I wrapped the bike and geared up for the run. Had a FANTASTIC volunteer from Australia help me gear up and get ready. helped me with my stuff, getting sunscreen, gave me a pep-talk even and sent me on my way.
One word on the volunteers – I love the volunteers on these races, and Cindy and I have volunteered to give back. It’s a great time and appreciated by the athletes in all these events. The volunteers here, though – they are absolutely amazing! If you are ever able to volunteer at any Ironman event, I encourage you to do so.
RUN (Shuffle in the darkness)
Anyway, I headed out on the run and couldn’t keep a run up for long without getting dizzy. Low glycogen. So, I did a run/walk, 20 steps walk, 100 steps running, and kept that up, trying to get as much nutrition as I could without getting sick.
The course makes a small loop around town, then goes down south along Ali’i drive for a 5 mile out-and-back. I saw Cindy and the kids on my way out, and on my way back, a friend of mine, James Booth who flew out the night before to see the race, was there. I stopped to say “hi” and get some hugs from the kids. The kids ran with me all the way back into town, until I had to turn up toward the Queen K. I think that was one of the most memorable parts of the day.
Once on the Queen K for the last 16 miles, it got dark, quiet, and lonely. There are a couple big rollers that seemed to go on forever, then you get to the Energy Lab turnoff. For the pro’s and top age-groupers, the Energy Lab is tough because it is all lava fields, and they get there in the hottest part of the day. For us regular people, it’s tough because it’s pitch black, and by the time you get to the bottom, you know you have 8 mile miles to go, including the climb back out of the lab. In the context of a 140 mile ironman, 8 miles may not seem like a lot. But those are the toughest 8 of the day.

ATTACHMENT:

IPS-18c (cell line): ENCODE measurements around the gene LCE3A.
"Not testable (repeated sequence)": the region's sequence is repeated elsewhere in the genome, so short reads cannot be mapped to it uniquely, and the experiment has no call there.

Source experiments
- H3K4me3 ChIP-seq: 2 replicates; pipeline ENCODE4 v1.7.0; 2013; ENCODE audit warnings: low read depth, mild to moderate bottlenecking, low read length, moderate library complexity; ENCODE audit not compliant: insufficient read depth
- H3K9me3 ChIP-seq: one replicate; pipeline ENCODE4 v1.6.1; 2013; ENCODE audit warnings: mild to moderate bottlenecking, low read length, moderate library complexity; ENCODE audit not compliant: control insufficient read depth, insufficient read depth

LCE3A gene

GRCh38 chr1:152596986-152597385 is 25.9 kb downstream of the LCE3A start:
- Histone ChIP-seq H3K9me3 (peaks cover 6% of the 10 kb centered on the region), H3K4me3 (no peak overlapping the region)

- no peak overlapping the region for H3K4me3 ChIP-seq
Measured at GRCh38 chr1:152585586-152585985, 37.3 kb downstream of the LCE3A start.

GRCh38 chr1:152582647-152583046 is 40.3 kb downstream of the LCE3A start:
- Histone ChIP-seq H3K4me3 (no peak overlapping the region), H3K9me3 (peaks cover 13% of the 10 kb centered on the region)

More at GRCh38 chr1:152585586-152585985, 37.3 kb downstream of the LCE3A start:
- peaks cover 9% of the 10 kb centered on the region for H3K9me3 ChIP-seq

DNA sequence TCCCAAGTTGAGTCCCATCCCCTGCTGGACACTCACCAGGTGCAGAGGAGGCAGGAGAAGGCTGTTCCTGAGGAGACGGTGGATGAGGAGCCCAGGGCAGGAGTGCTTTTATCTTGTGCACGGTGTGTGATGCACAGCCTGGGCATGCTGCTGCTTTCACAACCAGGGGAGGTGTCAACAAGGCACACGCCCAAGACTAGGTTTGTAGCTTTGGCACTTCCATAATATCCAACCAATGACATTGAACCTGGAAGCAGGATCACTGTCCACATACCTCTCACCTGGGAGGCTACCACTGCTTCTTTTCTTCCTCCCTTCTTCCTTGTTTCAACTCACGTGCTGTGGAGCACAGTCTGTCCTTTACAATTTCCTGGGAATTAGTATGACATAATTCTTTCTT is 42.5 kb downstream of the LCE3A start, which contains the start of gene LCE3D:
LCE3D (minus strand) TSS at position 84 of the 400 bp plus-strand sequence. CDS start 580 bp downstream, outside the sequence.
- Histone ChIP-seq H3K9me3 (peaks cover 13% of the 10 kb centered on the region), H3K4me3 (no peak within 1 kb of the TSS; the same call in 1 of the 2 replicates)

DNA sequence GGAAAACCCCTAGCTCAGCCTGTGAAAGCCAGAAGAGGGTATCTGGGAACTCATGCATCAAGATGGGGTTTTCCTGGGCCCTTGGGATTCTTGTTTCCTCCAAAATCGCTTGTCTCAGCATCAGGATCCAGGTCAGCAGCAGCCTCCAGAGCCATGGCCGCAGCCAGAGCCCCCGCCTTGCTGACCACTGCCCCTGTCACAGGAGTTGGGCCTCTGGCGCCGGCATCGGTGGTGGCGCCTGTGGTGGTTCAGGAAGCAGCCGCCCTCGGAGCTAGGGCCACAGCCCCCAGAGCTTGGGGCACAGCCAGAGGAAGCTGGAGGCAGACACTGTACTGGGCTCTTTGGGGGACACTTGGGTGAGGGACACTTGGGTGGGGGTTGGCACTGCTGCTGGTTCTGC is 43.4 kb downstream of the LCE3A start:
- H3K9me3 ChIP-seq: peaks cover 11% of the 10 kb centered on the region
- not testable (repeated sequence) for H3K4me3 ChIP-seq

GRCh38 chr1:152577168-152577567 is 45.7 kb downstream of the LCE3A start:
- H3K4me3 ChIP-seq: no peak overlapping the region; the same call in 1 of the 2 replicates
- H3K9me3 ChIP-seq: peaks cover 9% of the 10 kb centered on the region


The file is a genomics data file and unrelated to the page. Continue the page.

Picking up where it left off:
Along the run there were some walking wounded. Cramping up late in the run is apparently really common, and I saw a couple people just sitting on the side of the road, waiting for their cramps to go away – or to take a nap.
Bill had told me, if you have to go to a run/walk, make sure you run at least twice as much as you walk. I started with a 5:1 run/walk, then that went to a 4:1 after the first 10 miles. When I got to the hill leading up to the Energy Lab turnoff, that dropped down to a 2:1, which I kept up until the finish. That kept me at about a 15 minute pace.
By then, my HR was very low, and I couldn’t get it to go up. I took in the nutrition I could stomach, but my stomach gets very sensitive in the run, which seems to work against me in these long events. I ended up just sucking on gels and letting them dissolve in my mouth to get me through.
About 2.5 miles from the finish, you are still out on the Queen K in the dark, and faced with the last couple big climbs before Palani road. But even that far out, you can hear Mike Riley calling in the Ironman finishers. However terrible you may feel, it pulls you forward.